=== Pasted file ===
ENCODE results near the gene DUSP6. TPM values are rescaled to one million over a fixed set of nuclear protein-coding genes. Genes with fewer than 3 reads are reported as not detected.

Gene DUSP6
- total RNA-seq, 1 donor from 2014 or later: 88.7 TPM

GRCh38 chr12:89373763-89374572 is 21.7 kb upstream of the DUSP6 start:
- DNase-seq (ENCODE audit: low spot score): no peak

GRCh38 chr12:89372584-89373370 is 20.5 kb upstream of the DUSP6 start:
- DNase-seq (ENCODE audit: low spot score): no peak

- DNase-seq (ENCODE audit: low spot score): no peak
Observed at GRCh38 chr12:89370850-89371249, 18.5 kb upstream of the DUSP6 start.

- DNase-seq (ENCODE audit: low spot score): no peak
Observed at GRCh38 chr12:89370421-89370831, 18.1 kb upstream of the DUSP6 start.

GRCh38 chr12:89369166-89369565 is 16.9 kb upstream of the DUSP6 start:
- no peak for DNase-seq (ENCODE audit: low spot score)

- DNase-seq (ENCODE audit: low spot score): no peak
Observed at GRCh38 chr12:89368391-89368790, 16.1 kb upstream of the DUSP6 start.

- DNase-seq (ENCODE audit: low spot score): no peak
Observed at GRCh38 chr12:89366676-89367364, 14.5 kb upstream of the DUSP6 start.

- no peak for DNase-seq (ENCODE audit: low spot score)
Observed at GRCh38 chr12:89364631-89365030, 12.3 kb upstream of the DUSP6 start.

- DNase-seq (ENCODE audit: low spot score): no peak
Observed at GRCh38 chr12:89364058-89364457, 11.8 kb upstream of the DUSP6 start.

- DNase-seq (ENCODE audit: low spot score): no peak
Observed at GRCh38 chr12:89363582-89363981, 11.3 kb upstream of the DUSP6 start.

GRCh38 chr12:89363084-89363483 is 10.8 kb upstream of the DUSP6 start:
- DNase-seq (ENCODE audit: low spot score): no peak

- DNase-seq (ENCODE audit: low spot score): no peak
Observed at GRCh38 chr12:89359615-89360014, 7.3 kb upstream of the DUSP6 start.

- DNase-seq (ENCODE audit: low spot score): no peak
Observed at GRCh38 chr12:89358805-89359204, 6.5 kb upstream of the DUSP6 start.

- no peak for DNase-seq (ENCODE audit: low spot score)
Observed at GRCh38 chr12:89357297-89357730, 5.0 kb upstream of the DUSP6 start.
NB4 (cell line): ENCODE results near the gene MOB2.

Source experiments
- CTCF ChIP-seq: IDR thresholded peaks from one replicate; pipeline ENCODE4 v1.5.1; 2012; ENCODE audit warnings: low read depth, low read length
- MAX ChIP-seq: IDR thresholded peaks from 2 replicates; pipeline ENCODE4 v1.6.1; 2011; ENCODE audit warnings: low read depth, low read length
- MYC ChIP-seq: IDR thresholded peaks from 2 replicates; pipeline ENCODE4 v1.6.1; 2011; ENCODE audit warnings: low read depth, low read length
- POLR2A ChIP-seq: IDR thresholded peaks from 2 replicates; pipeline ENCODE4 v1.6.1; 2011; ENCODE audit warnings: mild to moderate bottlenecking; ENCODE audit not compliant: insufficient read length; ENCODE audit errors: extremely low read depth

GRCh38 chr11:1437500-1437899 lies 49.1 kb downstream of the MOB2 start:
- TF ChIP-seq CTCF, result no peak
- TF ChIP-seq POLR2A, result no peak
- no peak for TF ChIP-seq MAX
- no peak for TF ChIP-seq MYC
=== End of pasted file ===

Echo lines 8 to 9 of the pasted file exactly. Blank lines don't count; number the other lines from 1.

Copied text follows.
- DNase-seq (ENCODE audit: low spot score): no peak
Observed at GRCh38 chr12:89370850-89371249, 18.5 kb upstream of the DUSP6 start.